Even people with no garden at all can grow a selection of herbs in pots on the windowsill. They are easy to grow, generally hardy, and will make a fragrant and attractive display. Many can be grown and harvested throughout the year (especially those grown indoors) and as well as flavouring food they have many other uses: attracting and feeding wildlife (bees, butterflies, other beneficial insects and birds), repelling garden pests (used as companion plants), providing edible flowers as well as leaves, and making potpourris. Herbs also have many health-giving properties whether used directly as medicines or generally in food.
Most herbs are either annuals (completing their life-cycle in one year, and therefore needing to be re-grown from seed each year, such as basil) or perennials (that live for more than two years, rosemary for example). While perennials will do well in a herb rockery or spiral, annuals are more often grown in pots or raised beds. All will also do well in hanging baskets, window boxes or other containers. In general they like good drainage, so mix some horticultural grit into the compost you use and make sure they don’t sit in standing water. Many herbs are Mediterranean in origin and like warm, sunny positions. For annuals you will need to collect or buy seed, whereas some perennials can also be propagated by taking cuttings or dividing larger plants.
To take cuttings, choose a shoot about 10cm long and cut just below a leaf node. Remove leaves from the lower third of the stem and plant in a pot with free-draining compost. Cover the pot with a plastic bag, without it touching the leaves, and place in a sheltered spot. Check regularly and water lightly if the compost starts to dry. Once new growth is seen, remove the bag and place in a sunny position to grow on.
Ideally you should pick herbs on the morning of a dry day shortly before they flower. Choose the growing tips for the best flavour. Some herbs won’t need storing as they can be grown all year round, but for those that are more tender there are various methods.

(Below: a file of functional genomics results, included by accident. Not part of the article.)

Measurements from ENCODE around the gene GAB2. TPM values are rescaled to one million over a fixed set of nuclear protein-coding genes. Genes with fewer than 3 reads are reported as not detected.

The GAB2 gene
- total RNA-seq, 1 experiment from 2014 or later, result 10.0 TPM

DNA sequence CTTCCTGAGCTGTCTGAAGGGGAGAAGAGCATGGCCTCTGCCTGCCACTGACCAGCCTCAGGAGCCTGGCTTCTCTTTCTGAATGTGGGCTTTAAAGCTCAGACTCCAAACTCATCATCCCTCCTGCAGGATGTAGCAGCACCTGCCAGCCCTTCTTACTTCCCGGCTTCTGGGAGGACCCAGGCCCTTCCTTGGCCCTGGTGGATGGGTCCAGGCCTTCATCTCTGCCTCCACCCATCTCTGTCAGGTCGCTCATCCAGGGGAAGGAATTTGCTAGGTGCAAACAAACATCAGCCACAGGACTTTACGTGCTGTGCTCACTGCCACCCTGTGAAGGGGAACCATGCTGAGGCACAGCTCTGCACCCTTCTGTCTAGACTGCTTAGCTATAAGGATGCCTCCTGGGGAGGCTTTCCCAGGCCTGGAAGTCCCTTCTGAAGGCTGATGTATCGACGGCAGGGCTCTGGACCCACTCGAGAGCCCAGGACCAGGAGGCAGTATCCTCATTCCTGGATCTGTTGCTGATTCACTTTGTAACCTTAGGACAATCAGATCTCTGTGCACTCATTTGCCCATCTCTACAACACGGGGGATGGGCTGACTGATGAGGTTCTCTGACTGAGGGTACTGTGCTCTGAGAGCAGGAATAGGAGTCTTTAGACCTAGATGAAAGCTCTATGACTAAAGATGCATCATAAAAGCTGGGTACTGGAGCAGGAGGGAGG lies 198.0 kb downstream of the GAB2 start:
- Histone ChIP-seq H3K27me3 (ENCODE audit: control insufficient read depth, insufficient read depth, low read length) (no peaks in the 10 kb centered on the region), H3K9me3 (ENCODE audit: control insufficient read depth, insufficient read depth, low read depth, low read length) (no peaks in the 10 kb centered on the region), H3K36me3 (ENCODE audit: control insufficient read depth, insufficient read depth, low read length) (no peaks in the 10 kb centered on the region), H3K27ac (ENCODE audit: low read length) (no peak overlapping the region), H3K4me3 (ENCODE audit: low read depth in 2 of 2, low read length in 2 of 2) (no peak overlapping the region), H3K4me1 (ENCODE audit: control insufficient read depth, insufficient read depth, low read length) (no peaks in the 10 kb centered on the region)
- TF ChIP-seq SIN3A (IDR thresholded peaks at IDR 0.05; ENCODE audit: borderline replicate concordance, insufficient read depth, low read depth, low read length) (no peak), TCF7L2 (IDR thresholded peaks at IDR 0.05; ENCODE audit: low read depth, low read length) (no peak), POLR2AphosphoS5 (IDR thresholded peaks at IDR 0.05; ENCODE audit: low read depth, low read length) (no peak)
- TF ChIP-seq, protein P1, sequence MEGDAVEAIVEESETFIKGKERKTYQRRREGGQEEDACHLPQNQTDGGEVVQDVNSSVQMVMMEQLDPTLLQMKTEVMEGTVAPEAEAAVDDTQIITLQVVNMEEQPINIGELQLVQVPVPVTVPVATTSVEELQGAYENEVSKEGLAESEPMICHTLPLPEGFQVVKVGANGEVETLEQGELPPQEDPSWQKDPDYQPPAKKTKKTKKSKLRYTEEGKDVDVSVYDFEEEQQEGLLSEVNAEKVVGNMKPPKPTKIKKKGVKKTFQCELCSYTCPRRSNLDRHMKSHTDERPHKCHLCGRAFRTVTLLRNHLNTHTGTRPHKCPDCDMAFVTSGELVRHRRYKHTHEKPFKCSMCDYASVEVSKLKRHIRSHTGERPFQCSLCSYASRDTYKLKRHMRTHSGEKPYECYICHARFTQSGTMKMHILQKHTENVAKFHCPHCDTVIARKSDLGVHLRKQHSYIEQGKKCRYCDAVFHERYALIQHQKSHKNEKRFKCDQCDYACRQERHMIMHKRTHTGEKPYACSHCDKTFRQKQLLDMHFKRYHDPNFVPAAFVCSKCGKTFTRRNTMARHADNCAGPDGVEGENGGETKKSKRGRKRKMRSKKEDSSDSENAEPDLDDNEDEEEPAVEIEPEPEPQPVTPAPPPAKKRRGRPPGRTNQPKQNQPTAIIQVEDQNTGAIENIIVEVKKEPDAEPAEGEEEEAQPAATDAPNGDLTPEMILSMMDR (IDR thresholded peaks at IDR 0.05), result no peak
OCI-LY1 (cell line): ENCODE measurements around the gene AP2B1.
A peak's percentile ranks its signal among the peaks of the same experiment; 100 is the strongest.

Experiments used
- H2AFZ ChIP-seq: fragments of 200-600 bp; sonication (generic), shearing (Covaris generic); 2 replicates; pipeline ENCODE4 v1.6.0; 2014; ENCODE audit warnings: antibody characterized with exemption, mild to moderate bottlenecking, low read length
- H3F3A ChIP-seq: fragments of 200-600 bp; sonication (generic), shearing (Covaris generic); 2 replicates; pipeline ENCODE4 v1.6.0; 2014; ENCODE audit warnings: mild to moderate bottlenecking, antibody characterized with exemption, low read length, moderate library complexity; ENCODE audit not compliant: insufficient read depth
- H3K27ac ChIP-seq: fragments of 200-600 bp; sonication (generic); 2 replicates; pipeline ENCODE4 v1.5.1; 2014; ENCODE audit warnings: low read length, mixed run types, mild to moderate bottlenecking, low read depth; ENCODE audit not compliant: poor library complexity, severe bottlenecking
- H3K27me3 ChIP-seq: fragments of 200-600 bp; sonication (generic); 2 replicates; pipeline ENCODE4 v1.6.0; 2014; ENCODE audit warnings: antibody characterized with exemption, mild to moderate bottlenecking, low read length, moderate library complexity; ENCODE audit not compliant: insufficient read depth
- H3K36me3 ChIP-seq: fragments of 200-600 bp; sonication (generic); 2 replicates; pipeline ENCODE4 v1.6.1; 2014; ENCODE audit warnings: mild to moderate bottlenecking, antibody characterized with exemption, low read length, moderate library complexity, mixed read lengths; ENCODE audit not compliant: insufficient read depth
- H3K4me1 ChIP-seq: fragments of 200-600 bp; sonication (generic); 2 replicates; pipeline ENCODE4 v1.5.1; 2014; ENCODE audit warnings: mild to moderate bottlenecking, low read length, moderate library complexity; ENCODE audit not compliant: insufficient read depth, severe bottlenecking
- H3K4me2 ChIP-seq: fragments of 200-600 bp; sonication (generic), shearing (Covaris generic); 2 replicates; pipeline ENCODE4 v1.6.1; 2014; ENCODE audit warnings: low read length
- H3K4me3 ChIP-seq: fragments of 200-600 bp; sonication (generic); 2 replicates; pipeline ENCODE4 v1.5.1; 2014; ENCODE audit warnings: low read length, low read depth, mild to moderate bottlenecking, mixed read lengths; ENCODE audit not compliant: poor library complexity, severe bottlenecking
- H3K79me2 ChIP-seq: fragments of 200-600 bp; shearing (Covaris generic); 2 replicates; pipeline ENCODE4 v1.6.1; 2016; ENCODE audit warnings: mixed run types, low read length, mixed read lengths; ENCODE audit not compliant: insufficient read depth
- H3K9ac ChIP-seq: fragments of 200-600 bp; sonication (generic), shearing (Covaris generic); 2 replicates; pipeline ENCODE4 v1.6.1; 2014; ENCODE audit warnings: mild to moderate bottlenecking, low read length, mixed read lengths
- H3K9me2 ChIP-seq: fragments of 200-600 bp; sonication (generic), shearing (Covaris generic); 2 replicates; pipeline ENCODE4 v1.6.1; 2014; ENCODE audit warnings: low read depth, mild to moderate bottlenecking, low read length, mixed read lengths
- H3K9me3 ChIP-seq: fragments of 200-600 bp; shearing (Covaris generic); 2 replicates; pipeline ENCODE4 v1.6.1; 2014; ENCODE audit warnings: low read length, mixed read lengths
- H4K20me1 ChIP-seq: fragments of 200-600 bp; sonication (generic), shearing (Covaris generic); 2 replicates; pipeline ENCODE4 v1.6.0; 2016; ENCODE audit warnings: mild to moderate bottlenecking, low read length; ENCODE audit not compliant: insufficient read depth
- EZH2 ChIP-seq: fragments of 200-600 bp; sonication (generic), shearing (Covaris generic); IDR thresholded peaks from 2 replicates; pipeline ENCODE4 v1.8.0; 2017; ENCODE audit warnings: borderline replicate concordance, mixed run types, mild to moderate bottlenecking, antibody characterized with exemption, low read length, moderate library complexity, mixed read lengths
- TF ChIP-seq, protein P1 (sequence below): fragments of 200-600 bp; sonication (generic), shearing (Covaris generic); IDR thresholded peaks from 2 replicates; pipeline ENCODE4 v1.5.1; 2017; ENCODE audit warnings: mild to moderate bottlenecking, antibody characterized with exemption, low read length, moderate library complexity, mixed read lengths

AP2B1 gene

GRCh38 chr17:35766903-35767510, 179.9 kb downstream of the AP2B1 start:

Freezing is a good way of keeping the flavour of herbs. One useful method is to chop them and freeze small amounts in water in ice-cube trays. In each cube put as much as you like to use in your favourite recipes. You can either freeze each herb separately or make up your own mixtures. Once frozen, the cubes can be tipped into labelled plastic bags and placed back in the freezer so you don’t run out of cube trays. Cooking with them is simple – just add a herby ice cube or two to your recipe as required.
Alternatively, sprigs of herbs such as parsley, coriander and mint can simply be washed, dried and frozen in plastic bags. They can then be crushed straight from frozen when required.
Drying will concentrate the flavour of herbs and enable you to store them in jars for long periods (though they do gradually lose their flavour over time). A warm, dry place is needed for drying: an airing cupboard may do but will take a few days; a warm oven (at about 50°C) will take a few hours. Herbs can be hung in bunches or laid out on a baking sheet. When the leaves are dry, crumble them into glass jars, seal, label and store in a cool, dark place. Again, you can make up your own mixture of favourites to use as general ‘mixed herbs’ for many dishes. Our own general mix includes sage, thyme, oregano and parsley.
In some cases you may want to store the seeds instead of, or as well as, the leaves. Coriander is a good example, its aromatic seeds are often used in dishes such as curries. To collect and store the seeds, simply hang the whole plant, when the seeds have fully formed, to dry in a warm sunny room or outbuilding. Then shake the seeds off in a bag, and store in glass jars in a cool, dark place.
Many herbs can be added to vinegars to impart their flavour. These vinegars can then be used in salad dressings and to pickle other vegetables. To make a herb vinegar dressing, crush a few leaves of the herb (or herbs) and add to a jar of wine vinegar or cider vinegar. Keep in a warm place for a few weeks, shaking the jar every now and again. Then strain out the leaves and use or bottle the vinegar. Try it with thyme, rosemary, tarragon, basil, bay, dill or your own favourite herbs.